Dana Blankenhorn has a comment about BlogStreet in a post entitled “Opportunity in Blogging Tech”:
Blogstreet measures the “success” of a blog by the number of other blogs with permanent link to it, called a “blogroll.”
This is really quite unfair.
There are other mechanisms that could be used. Total audience, easily obtained through site logs, could be used. But that is also unfair. Blogs run by major media organizations would dominate such rankings, and those are far from the most influential. Even blogrolling sounds good.
There’s another metric, that is the number of total links to a blog there are from other blogs. In particular these would include links to stories on other blogs. So-and-so said something Really Cool, with a link to it.
But even that is a trifle unfair. You may have one really good story, that a lot of blogs link to, and you may quickly fade out.
The best metric would combine all these — blogrolls, links and audience. The aim is to uncover influence.
Anyone care to put something together?
While blogroll analysis may not be the most ideal metric, it is definitely the best available at this point of time and that is what we have used. We do recognise its limitations – it is more of a Popularity index.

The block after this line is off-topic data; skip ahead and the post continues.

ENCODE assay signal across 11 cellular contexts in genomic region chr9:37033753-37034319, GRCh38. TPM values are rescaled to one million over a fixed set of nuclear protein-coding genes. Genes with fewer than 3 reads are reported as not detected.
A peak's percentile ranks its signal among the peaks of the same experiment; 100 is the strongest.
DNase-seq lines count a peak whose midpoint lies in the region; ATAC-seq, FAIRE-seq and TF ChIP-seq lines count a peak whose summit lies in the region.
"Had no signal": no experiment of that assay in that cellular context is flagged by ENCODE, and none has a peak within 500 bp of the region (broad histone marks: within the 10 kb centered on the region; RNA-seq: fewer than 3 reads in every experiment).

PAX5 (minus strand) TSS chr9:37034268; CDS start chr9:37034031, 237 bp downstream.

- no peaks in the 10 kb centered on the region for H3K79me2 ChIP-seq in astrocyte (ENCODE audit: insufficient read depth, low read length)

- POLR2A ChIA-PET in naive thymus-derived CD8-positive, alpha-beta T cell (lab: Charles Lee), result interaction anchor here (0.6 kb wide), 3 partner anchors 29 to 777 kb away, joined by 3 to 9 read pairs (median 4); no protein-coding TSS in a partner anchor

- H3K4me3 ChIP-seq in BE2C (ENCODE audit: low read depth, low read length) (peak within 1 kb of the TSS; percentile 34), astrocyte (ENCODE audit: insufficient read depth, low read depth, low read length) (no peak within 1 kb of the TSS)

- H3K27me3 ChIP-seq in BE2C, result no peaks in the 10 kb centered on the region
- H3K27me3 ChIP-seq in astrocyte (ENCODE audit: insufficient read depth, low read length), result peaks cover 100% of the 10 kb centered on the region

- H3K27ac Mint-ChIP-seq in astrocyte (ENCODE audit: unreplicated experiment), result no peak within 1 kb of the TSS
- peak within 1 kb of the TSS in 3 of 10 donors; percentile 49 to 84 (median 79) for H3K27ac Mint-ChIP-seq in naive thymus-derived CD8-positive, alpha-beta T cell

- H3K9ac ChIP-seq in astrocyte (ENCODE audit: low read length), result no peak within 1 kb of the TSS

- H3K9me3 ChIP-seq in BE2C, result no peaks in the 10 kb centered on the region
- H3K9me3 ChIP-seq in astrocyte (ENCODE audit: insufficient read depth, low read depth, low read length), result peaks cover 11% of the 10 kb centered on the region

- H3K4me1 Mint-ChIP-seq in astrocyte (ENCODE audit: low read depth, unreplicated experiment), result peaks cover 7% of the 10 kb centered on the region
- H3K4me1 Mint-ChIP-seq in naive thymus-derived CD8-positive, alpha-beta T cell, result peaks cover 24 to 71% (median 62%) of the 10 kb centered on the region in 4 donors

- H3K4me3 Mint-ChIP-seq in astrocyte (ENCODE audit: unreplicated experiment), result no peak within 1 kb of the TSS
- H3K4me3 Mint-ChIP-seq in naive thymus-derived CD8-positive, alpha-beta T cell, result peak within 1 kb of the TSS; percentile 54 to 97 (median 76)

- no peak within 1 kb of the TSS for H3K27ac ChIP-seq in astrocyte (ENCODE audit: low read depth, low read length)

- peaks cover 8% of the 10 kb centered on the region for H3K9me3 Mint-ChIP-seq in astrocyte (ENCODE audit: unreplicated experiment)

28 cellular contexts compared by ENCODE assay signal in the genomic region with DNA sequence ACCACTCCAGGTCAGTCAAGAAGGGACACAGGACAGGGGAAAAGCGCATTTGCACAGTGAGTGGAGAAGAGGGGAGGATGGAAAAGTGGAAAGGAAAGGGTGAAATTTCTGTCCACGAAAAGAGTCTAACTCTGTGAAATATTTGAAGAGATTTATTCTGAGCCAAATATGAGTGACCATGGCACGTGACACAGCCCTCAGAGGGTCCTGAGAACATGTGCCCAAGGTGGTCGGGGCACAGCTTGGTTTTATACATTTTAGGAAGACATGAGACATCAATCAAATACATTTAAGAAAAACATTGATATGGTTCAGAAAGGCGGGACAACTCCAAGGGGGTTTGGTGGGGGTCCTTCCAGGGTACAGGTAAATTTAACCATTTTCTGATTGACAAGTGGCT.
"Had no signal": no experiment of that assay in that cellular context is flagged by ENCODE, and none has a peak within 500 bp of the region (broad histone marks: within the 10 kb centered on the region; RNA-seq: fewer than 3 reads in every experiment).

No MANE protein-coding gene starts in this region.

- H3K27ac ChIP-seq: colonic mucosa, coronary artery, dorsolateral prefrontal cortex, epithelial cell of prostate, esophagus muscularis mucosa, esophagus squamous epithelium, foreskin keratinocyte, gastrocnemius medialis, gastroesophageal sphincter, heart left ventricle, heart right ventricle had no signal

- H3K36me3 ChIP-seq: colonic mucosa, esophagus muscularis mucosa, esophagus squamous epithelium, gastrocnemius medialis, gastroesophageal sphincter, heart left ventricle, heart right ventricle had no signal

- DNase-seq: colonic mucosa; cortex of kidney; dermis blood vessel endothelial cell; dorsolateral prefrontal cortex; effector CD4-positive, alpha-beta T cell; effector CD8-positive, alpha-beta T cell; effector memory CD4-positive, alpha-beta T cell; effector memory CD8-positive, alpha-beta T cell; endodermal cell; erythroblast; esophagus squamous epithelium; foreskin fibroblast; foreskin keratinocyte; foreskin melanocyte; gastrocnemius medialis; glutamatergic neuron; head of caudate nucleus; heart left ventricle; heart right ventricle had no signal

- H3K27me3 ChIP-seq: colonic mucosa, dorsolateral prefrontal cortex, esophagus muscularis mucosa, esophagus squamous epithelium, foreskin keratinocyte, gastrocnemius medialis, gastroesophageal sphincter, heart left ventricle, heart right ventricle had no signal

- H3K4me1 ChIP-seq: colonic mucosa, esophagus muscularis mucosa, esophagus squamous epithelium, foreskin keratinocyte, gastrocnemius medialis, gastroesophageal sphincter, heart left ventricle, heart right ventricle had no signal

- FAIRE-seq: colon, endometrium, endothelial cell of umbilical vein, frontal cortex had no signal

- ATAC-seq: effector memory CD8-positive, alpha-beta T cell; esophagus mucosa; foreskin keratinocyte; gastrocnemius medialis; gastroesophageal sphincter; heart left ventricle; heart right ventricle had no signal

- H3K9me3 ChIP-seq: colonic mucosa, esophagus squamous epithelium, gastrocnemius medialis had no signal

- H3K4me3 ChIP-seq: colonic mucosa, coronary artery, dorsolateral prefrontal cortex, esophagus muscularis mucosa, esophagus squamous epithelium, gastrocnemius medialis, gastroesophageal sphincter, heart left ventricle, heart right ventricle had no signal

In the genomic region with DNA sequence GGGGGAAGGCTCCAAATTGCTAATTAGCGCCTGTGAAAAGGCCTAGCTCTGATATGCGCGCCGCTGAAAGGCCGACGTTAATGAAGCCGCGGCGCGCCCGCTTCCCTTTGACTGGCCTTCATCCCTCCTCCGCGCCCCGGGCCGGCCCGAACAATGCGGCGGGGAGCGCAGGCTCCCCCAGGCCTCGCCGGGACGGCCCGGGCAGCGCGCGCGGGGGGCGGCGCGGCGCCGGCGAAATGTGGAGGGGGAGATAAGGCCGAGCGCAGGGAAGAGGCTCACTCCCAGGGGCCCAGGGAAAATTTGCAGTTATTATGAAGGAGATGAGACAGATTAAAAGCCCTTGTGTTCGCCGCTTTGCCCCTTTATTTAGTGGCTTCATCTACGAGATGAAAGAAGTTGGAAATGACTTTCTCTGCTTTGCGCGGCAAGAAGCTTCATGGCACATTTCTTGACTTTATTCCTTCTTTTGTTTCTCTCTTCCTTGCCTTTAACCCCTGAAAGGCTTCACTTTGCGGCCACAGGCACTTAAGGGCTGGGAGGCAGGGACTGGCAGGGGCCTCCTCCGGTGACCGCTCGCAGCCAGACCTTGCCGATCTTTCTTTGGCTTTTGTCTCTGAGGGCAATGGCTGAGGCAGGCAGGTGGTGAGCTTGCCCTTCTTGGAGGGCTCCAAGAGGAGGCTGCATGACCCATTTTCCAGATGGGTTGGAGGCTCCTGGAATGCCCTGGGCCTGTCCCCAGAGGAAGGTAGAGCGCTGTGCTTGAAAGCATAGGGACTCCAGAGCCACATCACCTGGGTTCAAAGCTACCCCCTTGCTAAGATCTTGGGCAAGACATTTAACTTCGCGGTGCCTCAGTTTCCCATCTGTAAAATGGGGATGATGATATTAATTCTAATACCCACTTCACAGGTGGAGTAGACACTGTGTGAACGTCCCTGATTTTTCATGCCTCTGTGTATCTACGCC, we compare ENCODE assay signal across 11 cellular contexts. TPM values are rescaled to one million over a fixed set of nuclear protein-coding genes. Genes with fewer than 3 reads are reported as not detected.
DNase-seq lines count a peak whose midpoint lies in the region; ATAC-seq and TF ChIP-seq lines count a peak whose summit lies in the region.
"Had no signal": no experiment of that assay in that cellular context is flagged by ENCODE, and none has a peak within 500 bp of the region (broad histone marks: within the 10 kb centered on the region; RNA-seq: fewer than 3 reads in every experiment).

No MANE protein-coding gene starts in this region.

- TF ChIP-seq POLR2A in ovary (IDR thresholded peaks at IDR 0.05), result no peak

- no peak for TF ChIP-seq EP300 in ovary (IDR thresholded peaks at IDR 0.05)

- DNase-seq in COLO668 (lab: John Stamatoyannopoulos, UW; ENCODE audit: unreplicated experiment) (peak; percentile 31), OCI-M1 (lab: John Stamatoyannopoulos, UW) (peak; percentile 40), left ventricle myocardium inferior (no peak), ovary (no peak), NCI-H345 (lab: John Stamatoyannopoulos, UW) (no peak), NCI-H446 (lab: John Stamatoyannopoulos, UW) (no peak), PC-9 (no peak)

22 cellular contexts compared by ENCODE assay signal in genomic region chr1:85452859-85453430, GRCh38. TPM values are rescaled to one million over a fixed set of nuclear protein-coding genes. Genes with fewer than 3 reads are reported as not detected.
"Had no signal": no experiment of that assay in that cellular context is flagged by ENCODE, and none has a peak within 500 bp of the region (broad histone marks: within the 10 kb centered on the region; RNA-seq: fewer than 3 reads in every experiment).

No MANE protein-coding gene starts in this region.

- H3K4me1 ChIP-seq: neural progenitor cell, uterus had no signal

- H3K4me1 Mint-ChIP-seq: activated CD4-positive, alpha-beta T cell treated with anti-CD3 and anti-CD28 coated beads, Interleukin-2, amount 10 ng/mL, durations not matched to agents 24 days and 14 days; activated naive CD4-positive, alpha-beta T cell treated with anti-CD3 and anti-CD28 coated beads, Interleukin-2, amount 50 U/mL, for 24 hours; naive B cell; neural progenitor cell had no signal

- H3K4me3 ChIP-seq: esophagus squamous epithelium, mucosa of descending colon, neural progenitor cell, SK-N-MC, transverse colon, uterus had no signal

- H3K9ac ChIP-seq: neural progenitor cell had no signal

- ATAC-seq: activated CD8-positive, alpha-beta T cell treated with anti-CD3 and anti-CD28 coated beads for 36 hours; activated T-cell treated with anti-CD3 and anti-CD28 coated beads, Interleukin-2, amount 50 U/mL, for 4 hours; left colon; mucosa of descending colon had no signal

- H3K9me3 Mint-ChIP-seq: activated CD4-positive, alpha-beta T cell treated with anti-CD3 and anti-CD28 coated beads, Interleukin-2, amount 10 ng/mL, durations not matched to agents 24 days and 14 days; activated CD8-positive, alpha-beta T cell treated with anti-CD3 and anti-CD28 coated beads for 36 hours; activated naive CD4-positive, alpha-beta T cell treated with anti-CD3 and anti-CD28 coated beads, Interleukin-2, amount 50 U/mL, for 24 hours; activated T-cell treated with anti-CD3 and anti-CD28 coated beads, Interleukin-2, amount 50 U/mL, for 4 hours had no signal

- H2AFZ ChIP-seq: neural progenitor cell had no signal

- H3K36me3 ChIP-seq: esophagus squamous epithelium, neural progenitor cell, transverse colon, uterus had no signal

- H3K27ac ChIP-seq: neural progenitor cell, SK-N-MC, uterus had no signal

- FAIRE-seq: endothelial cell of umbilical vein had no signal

One of the things we’ve been working on over the past few days is on weighing the links that link to a blog. For example, a link from Scripting.com or Instapundit would be much more important than a link from say Emergic. So, just adding up the links may not be enough. Giving a weightage to the links is also important. We have done this and are calling this “Blog Importance Quotient” (BIQ). You should be able to see the results from this soon, and then decide for yourself.
Down the line, a question we have been asking ourselves is what do we want BlogStreet to become. Our answer: “a place to find experts” (expert bloggers, that is). My belief is that there will be two types of blogs: those by experts which will have high influence and reading (high in terms of traffic may be only a few hundred pageviews, but its the quality of traffic that matters here), and the others who have primarily their own small network of friends and family among the traffic.
The key in the blogging world is to establish via the blog a “sphere of influence”, where one’s opinion matters and is respected. These are the blogs (and people) one needs to find. And that is what BlogStreet shoud be able to enable. I should be able to type WiFi or Microcredit or Java, and it should point me to the bloggers who are “experts” in these areas.
From there, the rest of what BlogStreet offers will take over – showing me other interesting blogs (via the neighbourhood analysis and blogback). It is the first part that is missing and what we hope to work on in the coming weeks.
So, in essence, we want to make BlogStreet a window to the microcommunities that have begun to form around bloggers. For example, yeserday, I visited Dave Hyatt’s blog for the first time (floowing a link from Kevin Werbach’s blog), and found a wonderful discussion on browsers and news readers. I was amazed by the sheer number of comments that people had left behind. Dave has managed to pull in a community of techies interested in web browsers. This is because Dave is a “hub” – one who knows browsers better than most others. So, the next time, I am looking for ideas on browsers, his is the blog I should be visiting first. And that should happen as easily as typing “browsers” in BlogStreet.